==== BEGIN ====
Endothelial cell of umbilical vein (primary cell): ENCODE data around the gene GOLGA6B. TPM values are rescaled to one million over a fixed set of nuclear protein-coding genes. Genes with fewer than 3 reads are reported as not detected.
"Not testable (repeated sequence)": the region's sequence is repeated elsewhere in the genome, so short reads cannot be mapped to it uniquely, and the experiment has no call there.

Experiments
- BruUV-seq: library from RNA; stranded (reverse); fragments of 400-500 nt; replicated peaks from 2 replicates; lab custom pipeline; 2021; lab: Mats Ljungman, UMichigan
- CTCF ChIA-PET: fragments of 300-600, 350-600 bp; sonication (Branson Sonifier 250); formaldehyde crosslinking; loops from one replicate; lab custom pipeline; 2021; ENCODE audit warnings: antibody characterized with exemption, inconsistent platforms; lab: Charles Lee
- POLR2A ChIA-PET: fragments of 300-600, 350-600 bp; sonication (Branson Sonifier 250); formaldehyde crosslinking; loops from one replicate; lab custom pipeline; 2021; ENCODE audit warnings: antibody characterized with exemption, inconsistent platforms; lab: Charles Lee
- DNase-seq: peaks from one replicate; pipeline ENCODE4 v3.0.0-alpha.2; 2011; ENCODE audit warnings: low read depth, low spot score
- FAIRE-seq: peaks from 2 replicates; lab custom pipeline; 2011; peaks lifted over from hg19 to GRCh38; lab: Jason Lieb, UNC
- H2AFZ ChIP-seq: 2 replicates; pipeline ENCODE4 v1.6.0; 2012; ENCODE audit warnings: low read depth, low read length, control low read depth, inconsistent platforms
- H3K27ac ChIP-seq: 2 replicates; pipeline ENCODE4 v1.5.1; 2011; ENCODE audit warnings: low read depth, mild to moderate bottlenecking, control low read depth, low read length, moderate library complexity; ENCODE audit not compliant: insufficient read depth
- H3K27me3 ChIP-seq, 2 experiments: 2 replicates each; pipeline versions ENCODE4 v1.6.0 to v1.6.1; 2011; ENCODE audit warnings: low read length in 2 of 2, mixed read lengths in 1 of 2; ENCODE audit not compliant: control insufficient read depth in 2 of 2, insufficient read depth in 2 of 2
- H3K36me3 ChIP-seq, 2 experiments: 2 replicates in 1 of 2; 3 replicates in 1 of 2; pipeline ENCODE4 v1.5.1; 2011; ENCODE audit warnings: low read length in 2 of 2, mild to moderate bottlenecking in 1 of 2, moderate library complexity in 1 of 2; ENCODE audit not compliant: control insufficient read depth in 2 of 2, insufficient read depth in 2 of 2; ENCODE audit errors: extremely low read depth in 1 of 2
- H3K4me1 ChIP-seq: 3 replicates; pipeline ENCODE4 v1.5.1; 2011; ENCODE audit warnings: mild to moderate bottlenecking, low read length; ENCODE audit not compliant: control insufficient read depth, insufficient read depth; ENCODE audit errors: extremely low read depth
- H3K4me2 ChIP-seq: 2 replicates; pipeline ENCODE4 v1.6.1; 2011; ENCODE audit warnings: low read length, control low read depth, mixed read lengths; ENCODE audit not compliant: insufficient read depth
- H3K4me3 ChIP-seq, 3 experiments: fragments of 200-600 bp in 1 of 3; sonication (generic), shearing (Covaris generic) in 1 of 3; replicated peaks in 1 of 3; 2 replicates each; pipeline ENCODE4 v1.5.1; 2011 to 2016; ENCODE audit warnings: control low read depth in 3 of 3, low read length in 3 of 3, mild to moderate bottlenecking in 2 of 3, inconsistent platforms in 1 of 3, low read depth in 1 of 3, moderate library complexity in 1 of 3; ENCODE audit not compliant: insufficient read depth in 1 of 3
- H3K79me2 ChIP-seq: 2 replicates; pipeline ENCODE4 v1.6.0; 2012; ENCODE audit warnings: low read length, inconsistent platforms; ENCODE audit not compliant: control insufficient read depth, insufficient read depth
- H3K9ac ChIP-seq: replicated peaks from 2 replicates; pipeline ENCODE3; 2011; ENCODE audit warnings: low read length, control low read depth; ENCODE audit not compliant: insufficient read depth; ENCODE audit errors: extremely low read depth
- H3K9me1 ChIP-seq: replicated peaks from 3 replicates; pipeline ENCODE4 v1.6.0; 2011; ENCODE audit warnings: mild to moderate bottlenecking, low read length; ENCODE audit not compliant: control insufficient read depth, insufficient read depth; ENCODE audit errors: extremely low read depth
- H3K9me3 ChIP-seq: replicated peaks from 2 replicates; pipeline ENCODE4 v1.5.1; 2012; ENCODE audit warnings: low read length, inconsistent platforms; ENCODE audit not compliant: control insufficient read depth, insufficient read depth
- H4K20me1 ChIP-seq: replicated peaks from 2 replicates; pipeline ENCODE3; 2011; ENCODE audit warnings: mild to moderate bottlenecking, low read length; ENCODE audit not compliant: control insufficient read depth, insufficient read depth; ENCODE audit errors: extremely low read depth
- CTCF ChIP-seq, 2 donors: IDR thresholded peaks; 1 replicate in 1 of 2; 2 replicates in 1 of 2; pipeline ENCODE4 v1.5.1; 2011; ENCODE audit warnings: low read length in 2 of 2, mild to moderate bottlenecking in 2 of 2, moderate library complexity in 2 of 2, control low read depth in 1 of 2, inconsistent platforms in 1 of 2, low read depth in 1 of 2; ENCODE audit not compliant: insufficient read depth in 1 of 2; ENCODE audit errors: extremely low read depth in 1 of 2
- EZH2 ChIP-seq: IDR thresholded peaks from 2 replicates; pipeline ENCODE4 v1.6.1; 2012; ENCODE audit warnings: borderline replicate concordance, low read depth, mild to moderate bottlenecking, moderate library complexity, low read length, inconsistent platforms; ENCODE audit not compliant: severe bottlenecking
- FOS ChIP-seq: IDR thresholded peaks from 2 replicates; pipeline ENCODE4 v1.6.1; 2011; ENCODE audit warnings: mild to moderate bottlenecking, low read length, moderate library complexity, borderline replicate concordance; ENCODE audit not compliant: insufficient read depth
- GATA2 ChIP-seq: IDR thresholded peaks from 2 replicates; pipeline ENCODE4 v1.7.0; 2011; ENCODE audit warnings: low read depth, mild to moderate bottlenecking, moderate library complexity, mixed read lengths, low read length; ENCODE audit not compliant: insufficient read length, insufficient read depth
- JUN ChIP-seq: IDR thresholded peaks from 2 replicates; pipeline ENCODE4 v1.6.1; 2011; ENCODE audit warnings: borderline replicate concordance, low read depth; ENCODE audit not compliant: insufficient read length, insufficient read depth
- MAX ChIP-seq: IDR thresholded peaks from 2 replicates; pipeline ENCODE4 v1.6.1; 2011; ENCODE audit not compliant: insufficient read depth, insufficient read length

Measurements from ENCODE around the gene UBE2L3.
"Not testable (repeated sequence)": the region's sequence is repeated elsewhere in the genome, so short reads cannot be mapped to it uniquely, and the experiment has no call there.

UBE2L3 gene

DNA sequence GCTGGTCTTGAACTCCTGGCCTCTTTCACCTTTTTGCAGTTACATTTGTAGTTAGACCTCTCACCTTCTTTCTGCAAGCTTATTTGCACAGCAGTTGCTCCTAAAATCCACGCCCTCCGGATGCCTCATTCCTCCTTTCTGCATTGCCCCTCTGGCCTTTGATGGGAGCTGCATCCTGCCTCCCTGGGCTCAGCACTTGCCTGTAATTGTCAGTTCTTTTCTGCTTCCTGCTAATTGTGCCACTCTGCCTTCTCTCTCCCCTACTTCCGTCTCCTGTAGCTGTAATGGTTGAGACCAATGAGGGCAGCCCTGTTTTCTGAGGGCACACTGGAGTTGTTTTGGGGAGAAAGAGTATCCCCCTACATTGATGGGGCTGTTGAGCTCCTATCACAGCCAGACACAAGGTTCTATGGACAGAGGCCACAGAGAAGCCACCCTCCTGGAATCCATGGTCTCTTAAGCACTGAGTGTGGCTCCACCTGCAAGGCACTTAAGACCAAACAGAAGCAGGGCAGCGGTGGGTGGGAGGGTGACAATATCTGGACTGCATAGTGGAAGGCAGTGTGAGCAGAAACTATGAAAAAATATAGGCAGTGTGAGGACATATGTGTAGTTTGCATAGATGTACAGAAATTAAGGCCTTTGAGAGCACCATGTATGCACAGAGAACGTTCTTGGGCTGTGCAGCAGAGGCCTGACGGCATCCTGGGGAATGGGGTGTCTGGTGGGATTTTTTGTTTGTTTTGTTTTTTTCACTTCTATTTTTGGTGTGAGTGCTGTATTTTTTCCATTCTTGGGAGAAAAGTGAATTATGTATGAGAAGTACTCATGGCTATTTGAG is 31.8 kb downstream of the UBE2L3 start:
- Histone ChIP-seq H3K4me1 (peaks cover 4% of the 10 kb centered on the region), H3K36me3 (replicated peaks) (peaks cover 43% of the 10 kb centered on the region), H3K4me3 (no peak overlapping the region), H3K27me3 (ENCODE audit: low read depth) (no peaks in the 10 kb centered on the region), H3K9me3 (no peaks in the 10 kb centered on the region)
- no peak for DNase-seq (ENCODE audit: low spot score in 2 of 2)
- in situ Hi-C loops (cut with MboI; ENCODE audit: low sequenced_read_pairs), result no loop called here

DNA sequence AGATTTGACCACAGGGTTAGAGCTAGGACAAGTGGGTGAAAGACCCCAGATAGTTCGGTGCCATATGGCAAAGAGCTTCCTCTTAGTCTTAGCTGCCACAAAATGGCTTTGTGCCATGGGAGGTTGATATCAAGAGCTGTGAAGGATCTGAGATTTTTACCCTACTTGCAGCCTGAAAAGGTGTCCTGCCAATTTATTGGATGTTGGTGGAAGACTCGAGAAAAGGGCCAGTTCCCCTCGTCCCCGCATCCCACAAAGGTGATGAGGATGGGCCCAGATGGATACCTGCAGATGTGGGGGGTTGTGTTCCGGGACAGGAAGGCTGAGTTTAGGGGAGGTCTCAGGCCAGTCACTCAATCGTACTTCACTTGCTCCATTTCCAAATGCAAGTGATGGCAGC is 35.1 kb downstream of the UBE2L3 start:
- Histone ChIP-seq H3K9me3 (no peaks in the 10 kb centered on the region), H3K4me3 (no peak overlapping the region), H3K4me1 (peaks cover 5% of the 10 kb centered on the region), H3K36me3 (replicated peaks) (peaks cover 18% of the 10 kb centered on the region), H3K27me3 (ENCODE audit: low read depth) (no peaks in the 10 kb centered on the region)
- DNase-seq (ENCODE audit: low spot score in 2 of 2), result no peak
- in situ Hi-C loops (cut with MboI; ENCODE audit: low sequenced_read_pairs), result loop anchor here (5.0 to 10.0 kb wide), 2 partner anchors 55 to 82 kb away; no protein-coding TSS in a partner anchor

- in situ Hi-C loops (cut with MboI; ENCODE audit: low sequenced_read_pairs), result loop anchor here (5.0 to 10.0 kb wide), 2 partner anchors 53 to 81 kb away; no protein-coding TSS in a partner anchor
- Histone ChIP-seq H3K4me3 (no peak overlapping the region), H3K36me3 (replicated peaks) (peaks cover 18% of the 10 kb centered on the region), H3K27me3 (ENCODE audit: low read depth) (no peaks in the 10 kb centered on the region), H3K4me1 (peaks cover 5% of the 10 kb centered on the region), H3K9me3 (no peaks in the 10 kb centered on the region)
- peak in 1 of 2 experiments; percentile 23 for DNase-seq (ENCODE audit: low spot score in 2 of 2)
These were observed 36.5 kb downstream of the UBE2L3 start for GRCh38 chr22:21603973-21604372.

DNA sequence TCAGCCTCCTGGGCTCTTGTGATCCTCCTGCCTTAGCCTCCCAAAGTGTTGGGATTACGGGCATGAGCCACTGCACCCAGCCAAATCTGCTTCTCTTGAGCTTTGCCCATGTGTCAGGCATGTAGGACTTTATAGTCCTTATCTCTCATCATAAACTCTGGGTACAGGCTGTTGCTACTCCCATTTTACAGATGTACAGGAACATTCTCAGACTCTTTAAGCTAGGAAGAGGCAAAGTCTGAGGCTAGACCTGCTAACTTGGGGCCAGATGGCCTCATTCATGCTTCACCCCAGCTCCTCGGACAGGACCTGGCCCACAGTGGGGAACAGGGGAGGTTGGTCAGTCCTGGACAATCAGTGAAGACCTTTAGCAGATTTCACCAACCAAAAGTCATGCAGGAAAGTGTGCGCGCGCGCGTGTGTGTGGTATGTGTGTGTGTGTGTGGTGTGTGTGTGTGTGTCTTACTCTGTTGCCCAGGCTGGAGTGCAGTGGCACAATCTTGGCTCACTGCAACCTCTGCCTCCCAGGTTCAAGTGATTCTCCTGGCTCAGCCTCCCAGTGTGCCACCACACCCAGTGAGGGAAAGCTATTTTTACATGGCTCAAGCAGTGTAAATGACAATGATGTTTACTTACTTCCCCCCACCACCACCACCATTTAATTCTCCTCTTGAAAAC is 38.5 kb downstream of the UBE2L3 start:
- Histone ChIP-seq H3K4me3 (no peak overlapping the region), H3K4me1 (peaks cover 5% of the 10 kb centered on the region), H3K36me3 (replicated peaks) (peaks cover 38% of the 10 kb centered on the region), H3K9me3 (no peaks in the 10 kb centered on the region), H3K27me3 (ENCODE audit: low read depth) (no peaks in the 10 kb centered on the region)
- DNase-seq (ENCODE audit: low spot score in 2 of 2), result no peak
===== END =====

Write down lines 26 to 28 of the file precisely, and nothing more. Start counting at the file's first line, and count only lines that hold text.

- MAX ChIP-seq: IDR thresholded peaks from 2 replicates; pipeline ENCODE4 v1.6.1; 2011; ENCODE audit not compliant: insufficient read depth, insufficient read length

Measurements from ENCODE around the gene UBE2L3.
"Not testable (repeated sequence)": the region's sequence is repeated elsewhere in the genome, so short reads cannot be mapped to it uniquely, and the experiment has no call there.